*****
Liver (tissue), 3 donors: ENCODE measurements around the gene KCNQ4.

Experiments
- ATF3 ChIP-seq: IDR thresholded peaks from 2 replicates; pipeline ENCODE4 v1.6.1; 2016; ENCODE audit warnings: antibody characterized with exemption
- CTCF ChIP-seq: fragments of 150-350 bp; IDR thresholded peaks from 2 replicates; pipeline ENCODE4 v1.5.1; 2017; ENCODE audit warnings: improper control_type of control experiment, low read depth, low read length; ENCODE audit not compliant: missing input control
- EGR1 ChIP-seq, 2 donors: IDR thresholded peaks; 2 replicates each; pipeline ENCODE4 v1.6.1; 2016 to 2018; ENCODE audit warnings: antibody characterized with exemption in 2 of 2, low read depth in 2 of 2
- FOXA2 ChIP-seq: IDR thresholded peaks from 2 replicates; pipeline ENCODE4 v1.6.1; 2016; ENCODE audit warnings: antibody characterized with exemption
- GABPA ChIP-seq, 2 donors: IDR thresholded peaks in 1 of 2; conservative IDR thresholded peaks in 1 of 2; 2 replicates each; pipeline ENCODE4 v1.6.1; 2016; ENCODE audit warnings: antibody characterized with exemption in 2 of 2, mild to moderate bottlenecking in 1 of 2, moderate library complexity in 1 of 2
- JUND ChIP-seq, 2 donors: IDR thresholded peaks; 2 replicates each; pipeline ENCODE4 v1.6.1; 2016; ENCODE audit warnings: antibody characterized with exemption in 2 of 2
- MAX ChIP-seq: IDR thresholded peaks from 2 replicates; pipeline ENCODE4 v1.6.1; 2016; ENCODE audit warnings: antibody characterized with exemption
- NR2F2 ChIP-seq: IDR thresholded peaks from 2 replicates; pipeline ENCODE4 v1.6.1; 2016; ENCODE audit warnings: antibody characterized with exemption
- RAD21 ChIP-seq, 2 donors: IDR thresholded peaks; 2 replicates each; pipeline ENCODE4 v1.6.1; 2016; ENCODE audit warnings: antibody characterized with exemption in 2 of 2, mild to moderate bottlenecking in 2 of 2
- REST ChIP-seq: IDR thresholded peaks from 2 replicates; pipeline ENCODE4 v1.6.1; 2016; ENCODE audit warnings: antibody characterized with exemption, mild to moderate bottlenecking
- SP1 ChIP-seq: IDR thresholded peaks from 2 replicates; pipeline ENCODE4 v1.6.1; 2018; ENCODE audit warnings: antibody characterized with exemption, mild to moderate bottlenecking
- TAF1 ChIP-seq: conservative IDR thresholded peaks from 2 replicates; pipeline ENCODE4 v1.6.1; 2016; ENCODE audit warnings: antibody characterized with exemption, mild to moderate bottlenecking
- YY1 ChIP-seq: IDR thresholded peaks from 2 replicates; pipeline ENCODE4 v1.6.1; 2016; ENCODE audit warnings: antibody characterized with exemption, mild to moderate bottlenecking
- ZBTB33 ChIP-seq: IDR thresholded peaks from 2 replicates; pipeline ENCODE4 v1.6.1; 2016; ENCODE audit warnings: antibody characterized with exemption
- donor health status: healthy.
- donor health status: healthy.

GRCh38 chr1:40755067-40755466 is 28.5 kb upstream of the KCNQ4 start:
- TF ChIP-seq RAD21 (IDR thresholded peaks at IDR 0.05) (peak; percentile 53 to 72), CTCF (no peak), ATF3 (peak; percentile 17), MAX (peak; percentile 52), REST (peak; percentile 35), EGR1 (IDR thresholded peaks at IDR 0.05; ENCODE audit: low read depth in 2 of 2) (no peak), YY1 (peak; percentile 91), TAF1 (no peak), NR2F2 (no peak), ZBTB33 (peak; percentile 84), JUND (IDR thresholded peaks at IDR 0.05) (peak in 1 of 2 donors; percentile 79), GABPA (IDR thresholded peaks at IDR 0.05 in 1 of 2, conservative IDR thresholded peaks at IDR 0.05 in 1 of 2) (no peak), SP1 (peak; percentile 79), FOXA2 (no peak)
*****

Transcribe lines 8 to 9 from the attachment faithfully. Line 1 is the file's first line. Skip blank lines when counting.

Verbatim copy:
- JUND ChIP-seq, 2 donors: IDR thresholded peaks; 2 replicates each; pipeline ENCODE4 v1.6.1; 2016; ENCODE audit warnings: antibody characterized with exemption in 2 of 2
- MAX ChIP-seq: IDR thresholded peaks from 2 replicates; pipeline ENCODE4 v1.6.1; 2016; ENCODE audit warnings: antibody characterized with exemption